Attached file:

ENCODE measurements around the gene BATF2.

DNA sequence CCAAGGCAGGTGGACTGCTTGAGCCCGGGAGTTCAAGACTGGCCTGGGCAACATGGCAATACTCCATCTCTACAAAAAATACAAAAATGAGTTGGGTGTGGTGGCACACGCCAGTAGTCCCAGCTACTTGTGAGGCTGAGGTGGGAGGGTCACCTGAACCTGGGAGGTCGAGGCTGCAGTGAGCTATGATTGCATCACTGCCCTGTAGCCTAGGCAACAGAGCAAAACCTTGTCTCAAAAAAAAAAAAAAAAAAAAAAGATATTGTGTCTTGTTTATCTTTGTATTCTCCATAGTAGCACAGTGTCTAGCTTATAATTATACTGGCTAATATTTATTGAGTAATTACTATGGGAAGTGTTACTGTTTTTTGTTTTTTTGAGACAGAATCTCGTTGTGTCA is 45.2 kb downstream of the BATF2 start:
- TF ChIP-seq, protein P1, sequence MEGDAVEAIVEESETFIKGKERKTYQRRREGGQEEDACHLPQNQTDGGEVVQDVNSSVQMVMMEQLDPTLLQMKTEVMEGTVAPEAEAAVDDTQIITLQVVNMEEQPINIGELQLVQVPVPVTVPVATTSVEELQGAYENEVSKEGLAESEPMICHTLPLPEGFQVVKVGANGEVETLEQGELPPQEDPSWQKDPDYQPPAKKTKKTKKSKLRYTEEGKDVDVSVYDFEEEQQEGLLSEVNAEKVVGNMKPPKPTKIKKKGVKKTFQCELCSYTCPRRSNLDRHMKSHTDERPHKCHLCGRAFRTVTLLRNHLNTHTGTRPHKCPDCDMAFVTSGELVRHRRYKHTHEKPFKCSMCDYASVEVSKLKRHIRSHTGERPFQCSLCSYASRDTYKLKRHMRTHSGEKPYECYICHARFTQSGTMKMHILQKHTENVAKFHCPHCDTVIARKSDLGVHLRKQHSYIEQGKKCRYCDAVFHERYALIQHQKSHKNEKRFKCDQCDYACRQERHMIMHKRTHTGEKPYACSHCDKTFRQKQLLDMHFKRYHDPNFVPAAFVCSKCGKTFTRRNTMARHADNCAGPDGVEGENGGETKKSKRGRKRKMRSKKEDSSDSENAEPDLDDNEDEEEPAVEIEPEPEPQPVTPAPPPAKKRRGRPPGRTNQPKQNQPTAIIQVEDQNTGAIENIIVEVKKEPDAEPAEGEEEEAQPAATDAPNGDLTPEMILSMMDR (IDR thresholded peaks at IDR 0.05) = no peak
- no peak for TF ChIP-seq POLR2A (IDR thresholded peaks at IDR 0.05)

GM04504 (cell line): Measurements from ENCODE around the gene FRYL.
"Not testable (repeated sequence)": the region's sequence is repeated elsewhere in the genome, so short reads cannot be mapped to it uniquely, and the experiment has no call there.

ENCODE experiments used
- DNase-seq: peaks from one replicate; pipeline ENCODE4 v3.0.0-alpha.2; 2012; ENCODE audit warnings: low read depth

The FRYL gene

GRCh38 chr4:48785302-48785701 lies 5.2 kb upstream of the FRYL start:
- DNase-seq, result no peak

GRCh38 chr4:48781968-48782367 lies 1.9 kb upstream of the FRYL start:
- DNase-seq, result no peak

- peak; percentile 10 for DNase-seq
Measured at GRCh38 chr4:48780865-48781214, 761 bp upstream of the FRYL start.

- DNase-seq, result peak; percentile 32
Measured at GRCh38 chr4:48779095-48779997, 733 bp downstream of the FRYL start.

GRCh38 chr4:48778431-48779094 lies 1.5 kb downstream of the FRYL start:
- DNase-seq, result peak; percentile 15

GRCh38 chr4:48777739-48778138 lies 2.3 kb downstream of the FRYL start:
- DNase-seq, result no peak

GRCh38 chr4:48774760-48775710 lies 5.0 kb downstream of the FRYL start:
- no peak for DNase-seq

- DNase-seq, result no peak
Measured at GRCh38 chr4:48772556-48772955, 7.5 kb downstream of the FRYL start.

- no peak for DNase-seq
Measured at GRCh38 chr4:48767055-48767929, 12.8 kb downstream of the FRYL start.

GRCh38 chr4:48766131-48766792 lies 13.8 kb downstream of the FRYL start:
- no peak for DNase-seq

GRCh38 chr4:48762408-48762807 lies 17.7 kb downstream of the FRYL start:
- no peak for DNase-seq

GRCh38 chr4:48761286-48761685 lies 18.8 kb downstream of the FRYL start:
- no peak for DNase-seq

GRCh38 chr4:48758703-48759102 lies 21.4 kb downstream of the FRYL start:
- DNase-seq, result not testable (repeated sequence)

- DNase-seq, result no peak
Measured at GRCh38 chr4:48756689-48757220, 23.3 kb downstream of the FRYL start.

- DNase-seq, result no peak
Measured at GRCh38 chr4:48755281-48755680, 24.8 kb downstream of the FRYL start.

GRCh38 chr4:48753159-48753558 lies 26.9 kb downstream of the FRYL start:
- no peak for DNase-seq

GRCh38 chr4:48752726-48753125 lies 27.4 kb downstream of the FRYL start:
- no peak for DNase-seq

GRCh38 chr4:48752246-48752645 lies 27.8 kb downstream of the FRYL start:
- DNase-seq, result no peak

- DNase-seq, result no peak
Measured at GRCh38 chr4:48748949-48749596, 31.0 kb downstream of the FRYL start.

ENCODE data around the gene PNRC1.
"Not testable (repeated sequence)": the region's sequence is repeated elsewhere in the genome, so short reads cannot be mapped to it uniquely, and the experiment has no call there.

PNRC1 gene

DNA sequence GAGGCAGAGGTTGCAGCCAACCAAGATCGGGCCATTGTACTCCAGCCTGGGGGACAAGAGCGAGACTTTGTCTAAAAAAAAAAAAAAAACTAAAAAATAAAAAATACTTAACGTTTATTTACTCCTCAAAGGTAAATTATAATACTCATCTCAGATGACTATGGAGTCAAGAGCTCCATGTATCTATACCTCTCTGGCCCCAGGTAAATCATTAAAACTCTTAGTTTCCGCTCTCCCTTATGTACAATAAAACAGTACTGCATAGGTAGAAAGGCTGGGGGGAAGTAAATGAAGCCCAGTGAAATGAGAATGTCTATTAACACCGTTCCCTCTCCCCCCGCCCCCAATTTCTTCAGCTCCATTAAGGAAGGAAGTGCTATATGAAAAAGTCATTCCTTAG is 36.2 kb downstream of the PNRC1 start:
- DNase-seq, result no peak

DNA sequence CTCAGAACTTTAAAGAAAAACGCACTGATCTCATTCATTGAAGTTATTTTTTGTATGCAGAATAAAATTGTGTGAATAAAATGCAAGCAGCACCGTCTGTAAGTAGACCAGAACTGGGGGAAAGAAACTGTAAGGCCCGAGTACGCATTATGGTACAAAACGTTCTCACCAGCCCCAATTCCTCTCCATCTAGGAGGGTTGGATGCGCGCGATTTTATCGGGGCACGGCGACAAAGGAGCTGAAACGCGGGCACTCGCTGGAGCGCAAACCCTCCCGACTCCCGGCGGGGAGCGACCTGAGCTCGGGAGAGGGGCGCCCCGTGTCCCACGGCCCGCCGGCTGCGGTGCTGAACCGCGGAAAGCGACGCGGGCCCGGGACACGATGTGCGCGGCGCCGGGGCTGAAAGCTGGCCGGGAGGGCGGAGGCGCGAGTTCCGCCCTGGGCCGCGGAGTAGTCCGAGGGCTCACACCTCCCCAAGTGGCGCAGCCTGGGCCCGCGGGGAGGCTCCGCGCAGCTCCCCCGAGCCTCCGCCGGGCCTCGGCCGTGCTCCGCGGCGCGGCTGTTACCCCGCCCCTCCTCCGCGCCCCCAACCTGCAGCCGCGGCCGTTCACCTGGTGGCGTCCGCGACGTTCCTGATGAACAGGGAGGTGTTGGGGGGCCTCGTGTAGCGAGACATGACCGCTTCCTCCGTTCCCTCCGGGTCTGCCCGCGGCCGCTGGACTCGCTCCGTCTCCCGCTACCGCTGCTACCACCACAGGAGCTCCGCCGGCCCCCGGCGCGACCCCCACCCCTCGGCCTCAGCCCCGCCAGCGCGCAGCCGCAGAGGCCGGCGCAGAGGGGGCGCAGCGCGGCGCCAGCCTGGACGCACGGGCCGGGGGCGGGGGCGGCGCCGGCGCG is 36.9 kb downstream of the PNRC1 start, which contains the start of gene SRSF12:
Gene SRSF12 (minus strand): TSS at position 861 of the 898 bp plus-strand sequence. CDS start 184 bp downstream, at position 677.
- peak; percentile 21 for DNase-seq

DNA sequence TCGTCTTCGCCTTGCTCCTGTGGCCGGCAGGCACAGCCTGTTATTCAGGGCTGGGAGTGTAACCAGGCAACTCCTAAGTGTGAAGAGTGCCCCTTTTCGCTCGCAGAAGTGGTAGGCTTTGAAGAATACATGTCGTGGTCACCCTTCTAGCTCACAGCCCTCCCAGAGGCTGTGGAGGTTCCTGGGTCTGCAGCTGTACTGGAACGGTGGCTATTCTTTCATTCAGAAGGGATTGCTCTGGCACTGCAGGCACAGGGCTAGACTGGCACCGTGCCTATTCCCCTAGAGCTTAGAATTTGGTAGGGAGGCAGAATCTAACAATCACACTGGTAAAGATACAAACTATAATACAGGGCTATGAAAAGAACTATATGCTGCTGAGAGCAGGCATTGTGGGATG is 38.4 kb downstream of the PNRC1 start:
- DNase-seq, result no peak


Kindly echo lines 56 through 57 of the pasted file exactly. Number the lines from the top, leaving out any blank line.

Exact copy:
DNA sequence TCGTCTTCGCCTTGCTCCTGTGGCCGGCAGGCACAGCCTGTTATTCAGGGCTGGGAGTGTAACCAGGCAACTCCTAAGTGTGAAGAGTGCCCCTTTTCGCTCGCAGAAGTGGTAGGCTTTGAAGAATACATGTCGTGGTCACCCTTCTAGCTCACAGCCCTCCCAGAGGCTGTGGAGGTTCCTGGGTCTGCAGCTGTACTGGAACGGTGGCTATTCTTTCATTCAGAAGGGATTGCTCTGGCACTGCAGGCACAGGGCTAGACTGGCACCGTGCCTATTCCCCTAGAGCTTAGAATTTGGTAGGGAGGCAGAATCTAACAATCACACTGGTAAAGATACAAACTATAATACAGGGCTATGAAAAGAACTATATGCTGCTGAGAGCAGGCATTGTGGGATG is 38.4 kb downstream of the PNRC1 start:
- DNase-seq, result no peak